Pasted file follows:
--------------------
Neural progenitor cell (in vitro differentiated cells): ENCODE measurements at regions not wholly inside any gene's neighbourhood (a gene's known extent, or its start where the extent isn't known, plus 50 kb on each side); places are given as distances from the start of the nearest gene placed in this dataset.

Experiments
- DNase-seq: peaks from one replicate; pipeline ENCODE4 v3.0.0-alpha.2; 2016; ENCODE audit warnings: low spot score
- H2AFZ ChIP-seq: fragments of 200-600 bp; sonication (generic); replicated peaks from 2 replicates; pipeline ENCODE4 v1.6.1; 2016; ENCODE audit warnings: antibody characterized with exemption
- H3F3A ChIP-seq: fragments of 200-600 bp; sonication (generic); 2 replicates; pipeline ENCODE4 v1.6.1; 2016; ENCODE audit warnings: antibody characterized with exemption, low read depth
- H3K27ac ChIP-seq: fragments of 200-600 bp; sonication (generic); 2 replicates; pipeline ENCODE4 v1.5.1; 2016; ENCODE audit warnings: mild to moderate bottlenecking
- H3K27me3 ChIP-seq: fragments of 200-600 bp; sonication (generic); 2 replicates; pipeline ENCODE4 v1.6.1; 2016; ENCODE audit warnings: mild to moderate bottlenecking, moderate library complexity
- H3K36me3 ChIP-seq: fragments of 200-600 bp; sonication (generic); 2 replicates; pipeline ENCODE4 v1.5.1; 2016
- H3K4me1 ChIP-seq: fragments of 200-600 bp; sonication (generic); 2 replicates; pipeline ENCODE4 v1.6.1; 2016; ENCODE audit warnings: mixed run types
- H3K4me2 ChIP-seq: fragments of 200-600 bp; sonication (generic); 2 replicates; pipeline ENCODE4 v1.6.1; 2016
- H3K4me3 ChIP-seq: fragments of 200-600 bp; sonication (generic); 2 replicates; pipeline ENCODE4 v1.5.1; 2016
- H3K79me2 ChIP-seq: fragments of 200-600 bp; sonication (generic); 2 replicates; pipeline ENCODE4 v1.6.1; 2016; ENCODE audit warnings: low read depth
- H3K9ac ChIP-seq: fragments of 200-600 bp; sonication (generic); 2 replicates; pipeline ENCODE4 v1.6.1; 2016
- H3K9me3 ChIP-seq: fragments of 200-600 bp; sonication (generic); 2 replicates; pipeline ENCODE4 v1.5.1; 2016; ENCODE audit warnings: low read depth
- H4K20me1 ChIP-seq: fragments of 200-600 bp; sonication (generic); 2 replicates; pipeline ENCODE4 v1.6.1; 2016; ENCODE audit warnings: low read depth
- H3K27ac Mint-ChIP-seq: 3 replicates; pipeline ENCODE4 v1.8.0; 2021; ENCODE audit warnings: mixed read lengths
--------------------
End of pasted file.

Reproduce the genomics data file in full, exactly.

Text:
Neural progenitor cell (in vitro differentiated cells): ENCODE measurements at regions not wholly inside any gene's neighbourhood (a gene's known extent, or its start where the extent isn't known, plus 50 kb on each side); places are given as distances from the start of the nearest gene placed in this dataset.

Experiments
- DNase-seq: peaks from one replicate; pipeline ENCODE4 v3.0.0-alpha.2; 2016; ENCODE audit warnings: low spot score
- H2AFZ ChIP-seq: fragments of 200-600 bp; sonication (generic); replicated peaks from 2 replicates; pipeline ENCODE4 v1.6.1; 2016; ENCODE audit warnings: antibody characterized with exemption
- H3F3A ChIP-seq: fragments of 200-600 bp; sonication (generic); 2 replicates; pipeline ENCODE4 v1.6.1; 2016; ENCODE audit warnings: antibody characterized with exemption, low read depth
- H3K27ac ChIP-seq: fragments of 200-600 bp; sonication (generic); 2 replicates; pipeline ENCODE4 v1.5.1; 2016; ENCODE audit warnings: mild to moderate bottlenecking
- H3K27me3 ChIP-seq: fragments of 200-600 bp; sonication (generic); 2 replicates; pipeline ENCODE4 v1.6.1; 2016; ENCODE audit warnings: mild to moderate bottlenecking, moderate library complexity
- H3K36me3 ChIP-seq: fragments of 200-600 bp; sonication (generic); 2 replicates; pipeline ENCODE4 v1.5.1; 2016
- H3K4me1 ChIP-seq: fragments of 200-600 bp; sonication (generic); 2 replicates; pipeline ENCODE4 v1.6.1; 2016; ENCODE audit warnings: mixed run types
- H3K4me2 ChIP-seq: fragments of 200-600 bp; sonication (generic); 2 replicates; pipeline ENCODE4 v1.6.1; 2016
- H3K4me3 ChIP-seq: fragments of 200-600 bp; sonication (generic); 2 replicates; pipeline ENCODE4 v1.5.1; 2016
- H3K79me2 ChIP-seq: fragments of 200-600 bp; sonication (generic); 2 replicates; pipeline ENCODE4 v1.6.1; 2016; ENCODE audit warnings: low read depth
- H3K9ac ChIP-seq: fragments of 200-600 bp; sonication (generic); 2 replicates; pipeline ENCODE4 v1.6.1; 2016
- H3K9me3 ChIP-seq: fragments of 200-600 bp; sonication (generic); 2 replicates; pipeline ENCODE4 v1.5.1; 2016; ENCODE audit warnings: low read depth
- H4K20me1 ChIP-seq: fragments of 200-600 bp; sonication (generic); 2 replicates; pipeline ENCODE4 v1.6.1; 2016; ENCODE audit warnings: low read depth
- H3K27ac Mint-ChIP-seq: 3 replicates; pipeline ENCODE4 v1.8.0; 2021; ENCODE audit warnings: mixed read lengths